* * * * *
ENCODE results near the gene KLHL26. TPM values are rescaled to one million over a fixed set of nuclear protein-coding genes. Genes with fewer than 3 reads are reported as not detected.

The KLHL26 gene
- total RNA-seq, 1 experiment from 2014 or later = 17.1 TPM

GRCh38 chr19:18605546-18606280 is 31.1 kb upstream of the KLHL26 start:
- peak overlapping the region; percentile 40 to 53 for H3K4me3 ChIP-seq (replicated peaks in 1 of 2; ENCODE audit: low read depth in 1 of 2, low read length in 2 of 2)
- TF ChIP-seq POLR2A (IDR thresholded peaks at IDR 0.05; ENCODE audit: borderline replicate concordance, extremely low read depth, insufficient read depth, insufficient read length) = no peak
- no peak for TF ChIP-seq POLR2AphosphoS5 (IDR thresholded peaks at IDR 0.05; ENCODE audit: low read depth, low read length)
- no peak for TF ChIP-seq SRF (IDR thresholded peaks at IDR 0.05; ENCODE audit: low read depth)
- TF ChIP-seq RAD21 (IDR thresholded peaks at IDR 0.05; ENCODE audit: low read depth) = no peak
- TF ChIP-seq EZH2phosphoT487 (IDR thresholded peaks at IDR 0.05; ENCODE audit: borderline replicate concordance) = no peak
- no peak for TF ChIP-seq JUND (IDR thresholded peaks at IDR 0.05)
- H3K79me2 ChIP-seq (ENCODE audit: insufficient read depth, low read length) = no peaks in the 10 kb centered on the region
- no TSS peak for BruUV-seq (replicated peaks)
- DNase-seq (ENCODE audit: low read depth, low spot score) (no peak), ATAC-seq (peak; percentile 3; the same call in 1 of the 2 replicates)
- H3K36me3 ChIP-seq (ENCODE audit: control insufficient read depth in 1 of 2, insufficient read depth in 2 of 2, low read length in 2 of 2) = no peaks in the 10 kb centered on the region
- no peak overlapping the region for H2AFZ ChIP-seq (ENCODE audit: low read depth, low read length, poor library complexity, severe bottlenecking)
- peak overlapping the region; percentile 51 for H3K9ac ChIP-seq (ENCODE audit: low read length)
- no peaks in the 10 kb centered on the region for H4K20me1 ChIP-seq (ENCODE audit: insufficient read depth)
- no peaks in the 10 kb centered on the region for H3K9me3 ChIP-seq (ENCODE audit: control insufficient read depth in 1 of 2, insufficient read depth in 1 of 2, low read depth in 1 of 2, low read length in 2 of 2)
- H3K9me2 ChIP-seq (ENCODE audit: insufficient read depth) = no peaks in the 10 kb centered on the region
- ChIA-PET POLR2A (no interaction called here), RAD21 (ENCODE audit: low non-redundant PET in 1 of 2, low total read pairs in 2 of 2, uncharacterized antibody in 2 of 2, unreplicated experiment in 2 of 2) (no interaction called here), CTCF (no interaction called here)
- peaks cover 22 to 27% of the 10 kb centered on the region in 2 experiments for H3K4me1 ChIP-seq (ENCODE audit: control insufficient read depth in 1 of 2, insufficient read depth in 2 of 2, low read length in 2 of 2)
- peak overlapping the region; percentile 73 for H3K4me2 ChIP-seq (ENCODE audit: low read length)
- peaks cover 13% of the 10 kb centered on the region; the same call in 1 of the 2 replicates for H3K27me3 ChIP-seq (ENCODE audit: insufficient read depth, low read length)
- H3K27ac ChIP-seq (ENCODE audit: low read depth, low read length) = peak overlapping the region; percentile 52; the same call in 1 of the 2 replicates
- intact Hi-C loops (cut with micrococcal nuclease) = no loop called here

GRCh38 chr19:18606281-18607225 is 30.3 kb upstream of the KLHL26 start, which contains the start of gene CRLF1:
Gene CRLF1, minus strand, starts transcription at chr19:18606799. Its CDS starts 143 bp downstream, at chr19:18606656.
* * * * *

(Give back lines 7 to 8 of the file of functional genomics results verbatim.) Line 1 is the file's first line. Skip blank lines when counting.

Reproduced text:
- no peak for TF ChIP-seq POLR2AphosphoS5 (IDR thresholded peaks at IDR 0.05; ENCODE audit: low read depth, low read length)
- no peak for TF ChIP-seq SRF (IDR thresholded peaks at IDR 0.05; ENCODE audit: low read depth)